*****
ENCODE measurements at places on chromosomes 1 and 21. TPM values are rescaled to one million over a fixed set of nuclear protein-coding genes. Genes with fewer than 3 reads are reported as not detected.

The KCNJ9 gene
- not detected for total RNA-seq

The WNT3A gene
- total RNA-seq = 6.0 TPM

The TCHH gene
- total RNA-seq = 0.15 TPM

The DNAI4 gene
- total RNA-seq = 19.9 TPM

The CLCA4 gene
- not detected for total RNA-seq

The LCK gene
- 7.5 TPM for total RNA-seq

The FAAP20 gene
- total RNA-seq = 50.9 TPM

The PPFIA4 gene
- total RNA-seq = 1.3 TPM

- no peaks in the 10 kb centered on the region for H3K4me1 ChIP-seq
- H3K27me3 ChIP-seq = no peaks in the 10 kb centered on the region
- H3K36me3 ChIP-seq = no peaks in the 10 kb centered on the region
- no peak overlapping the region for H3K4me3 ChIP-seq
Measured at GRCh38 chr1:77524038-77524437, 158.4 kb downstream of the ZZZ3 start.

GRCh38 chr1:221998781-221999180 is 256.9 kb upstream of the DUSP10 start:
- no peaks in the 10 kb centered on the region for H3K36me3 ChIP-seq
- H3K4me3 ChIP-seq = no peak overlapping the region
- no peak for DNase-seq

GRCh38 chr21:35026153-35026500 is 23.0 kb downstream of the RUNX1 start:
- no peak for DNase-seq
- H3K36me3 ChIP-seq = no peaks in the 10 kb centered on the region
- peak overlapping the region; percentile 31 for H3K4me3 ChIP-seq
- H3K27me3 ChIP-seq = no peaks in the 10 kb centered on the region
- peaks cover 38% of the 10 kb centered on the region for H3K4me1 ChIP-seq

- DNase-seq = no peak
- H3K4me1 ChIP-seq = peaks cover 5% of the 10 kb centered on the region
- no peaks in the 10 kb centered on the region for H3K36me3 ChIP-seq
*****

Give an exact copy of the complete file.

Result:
ENCODE measurements at places on chromosomes 1 and 21. TPM values are rescaled to one million over a fixed set of nuclear protein-coding genes. Genes with fewer than 3 reads are reported as not detected.

The KCNJ9 gene
- not detected for total RNA-seq

The WNT3A gene
- total RNA-seq = 6.0 TPM

The TCHH gene
- total RNA-seq = 0.15 TPM

The DNAI4 gene
- total RNA-seq = 19.9 TPM

The CLCA4 gene
- not detected for total RNA-seq

The LCK gene
- 7.5 TPM for total RNA-seq

The FAAP20 gene
- total RNA-seq = 50.9 TPM

The PPFIA4 gene
- total RNA-seq = 1.3 TPM

- no peaks in the 10 kb centered on the region for H3K4me1 ChIP-seq
- H3K27me3 ChIP-seq = no peaks in the 10 kb centered on the region
- H3K36me3 ChIP-seq = no peaks in the 10 kb centered on the region
- no peak overlapping the region for H3K4me3 ChIP-seq
Measured at GRCh38 chr1:77524038-77524437, 158.4 kb downstream of the ZZZ3 start.

GRCh38 chr1:221998781-221999180 is 256.9 kb upstream of the DUSP10 start:
- no peaks in the 10 kb centered on the region for H3K36me3 ChIP-seq
- H3K4me3 ChIP-seq = no peak overlapping the region
- no peak for DNase-seq

GRCh38 chr21:35026153-35026500 is 23.0 kb downstream of the RUNX1 start:
- no peak for DNase-seq
- H3K36me3 ChIP-seq = no peaks in the 10 kb centered on the region
- peak overlapping the region; percentile 31 for H3K4me3 ChIP-seq
- H3K27me3 ChIP-seq = no peaks in the 10 kb centered on the region
- peaks cover 38% of the 10 kb centered on the region for H3K4me1 ChIP-seq

- DNase-seq = no peak
- H3K4me1 ChIP-seq = peaks cover 5% of the 10 kb centered on the region
- no peaks in the 10 kb centered on the region for H3K36me3 ChIP-seq